London (AFP) - British Foreign Secretary Boris Johnson, a leading campaigner for Brexit, dismissed as "ludicrous" Saturday allegations that his side broke electoral spending rules during the 2016 EU referendum campaign.
A whistleblower claimed that Vote Leave, the main campaign group advocating Brexit, sought to avoid a legal cap on spending by diverting funds to a smaller group to which it had close ties.
Coordination between supposedly independent campaigns is not allowed under electoral law.
Johnson condemned the claims, reported by the Observer newspaper and Channel 4 News, as "utterly ludicrous".
"#VoteLeave won fair & square -- and legally. We are leaving the EU in a year," he wrote on Twitter.
Vote Leave was close to the £7-million (8-million-euro, $9.9-million) legal spending limit when it donated £625,000 in the final days of the referendum campaign to a smaller pro-Brexit group, BeLeave, the reports said.
Shahmir Sanni, who worked on the BeLeave campaign, claimed that Vote Leave was heavily involved with the group's work, and "in effect they used BeLeave to over-spend, and not just by a small amount".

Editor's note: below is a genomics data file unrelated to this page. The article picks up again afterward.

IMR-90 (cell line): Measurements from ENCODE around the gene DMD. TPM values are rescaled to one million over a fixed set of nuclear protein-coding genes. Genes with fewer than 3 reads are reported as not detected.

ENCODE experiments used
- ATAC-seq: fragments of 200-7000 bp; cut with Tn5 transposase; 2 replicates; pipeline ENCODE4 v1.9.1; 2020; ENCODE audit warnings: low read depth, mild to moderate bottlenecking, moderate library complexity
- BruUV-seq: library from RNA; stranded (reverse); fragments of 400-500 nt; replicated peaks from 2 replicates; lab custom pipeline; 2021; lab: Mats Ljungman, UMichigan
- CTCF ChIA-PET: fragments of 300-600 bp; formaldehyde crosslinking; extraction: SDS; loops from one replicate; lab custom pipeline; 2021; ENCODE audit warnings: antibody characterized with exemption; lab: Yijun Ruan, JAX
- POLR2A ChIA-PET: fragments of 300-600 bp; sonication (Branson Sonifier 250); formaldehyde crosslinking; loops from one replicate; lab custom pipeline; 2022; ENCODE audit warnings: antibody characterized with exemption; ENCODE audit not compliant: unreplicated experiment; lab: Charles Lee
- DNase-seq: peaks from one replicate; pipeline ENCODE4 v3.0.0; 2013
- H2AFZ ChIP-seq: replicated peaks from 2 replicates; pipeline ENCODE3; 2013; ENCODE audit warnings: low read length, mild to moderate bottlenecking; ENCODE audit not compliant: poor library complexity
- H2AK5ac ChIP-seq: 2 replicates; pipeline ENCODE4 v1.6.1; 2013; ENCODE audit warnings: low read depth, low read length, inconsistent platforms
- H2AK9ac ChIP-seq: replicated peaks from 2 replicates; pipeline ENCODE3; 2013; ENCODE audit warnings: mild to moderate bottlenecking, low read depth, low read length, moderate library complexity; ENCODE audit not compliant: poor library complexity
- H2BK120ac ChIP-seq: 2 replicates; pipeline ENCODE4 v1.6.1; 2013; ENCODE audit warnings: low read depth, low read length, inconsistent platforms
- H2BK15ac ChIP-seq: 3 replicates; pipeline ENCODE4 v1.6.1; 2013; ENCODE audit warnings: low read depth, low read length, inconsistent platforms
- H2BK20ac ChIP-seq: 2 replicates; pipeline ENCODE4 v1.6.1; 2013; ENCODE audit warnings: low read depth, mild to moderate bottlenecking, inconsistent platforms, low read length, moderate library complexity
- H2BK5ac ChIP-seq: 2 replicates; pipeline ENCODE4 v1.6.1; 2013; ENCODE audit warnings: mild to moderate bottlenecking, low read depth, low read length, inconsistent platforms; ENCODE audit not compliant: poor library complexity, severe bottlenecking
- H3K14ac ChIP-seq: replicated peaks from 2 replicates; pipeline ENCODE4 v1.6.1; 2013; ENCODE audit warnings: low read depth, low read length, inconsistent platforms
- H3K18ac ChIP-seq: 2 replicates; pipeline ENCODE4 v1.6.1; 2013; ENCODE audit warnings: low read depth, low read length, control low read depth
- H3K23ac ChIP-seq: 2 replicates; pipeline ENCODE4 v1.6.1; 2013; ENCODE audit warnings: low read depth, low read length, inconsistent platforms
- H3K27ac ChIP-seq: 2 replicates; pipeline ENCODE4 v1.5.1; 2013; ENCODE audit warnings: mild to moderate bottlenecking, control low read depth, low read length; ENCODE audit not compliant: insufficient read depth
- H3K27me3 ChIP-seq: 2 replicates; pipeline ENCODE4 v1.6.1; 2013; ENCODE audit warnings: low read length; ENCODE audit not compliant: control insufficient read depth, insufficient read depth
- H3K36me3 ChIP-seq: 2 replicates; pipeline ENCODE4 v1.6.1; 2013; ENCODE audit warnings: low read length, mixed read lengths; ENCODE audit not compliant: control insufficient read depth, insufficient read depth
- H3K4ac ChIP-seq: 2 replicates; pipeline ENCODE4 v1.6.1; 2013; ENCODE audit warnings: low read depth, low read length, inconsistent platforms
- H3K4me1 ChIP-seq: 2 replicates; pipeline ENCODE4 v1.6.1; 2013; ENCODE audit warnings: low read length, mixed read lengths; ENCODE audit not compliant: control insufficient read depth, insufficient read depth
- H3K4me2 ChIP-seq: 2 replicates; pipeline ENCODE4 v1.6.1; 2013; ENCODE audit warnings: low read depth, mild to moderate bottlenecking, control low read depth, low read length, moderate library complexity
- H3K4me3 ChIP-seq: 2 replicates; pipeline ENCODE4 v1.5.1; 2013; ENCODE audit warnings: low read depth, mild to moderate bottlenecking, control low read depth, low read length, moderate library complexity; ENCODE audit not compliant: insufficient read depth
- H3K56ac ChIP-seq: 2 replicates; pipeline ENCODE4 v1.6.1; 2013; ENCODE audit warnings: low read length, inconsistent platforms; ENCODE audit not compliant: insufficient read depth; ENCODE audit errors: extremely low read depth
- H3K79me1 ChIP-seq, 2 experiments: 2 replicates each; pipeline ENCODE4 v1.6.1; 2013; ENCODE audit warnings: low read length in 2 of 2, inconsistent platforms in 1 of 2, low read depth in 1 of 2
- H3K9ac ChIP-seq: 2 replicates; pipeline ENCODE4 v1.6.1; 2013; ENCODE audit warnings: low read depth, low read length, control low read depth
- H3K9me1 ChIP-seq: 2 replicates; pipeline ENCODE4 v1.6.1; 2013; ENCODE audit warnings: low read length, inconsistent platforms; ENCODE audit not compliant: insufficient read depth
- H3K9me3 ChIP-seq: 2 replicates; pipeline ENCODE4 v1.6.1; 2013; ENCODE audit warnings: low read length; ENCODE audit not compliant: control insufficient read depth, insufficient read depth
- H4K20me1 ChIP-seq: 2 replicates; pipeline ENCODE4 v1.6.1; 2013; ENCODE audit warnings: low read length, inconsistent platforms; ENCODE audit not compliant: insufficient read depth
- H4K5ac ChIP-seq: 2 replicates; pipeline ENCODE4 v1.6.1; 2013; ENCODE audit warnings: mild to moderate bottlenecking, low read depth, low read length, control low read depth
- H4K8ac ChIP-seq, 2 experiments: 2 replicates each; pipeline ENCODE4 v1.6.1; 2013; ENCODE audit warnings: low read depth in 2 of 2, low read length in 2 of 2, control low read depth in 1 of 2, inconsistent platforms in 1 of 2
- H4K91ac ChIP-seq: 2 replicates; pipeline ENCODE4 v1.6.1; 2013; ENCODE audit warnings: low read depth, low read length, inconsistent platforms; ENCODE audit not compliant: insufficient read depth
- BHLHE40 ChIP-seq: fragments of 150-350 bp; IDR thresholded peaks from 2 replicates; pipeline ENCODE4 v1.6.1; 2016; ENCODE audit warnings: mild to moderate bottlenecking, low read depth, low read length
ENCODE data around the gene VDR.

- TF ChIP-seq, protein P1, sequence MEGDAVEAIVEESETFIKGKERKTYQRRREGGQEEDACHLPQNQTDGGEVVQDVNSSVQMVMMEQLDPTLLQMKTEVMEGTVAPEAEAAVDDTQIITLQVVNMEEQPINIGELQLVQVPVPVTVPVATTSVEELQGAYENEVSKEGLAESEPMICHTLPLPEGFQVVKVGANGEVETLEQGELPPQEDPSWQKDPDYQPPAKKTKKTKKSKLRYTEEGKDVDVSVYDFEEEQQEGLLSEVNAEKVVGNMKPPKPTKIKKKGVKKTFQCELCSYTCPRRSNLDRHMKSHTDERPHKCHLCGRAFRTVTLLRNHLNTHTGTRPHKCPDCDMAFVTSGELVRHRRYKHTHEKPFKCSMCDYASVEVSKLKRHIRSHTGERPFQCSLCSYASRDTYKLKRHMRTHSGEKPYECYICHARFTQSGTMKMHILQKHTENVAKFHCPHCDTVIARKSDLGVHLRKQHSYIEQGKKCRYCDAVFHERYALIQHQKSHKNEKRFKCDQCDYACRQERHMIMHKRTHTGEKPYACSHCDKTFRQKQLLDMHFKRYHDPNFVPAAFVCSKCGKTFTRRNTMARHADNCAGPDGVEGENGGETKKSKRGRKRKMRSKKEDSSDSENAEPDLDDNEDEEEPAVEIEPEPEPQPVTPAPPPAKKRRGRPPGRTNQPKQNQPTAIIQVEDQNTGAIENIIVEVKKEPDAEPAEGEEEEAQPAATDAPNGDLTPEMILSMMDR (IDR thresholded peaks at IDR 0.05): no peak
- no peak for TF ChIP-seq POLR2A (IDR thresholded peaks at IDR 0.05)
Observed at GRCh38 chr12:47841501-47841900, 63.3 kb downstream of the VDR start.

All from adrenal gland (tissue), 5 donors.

"They say that it wasn't coordinated, but it was. And so the idea that... the campaign was legitimate is false," he told Channel 4 News.
Vote Leave has denied this and a spokesman said it had "twice been cleared on this matter by the Electoral Commission".
An Electoral Commission spokeswoman said: "The commission has a number of investigations open in relation to campaigners at the EU referendum; it does not comment on live investigations."
In a further twist, Sanni reportedly accused a senior Vote Leave figure, Stephen Parkinson -- who is now Prime Minister Theresa May's political secretary -- of having "outed" him in his response to the story.
Parkinson was in a relationship with Sanni at the time and earlier said that any advice he gave was in that context. He later said he was "saddened" at Sanni's "factually incorrect and misleading" response.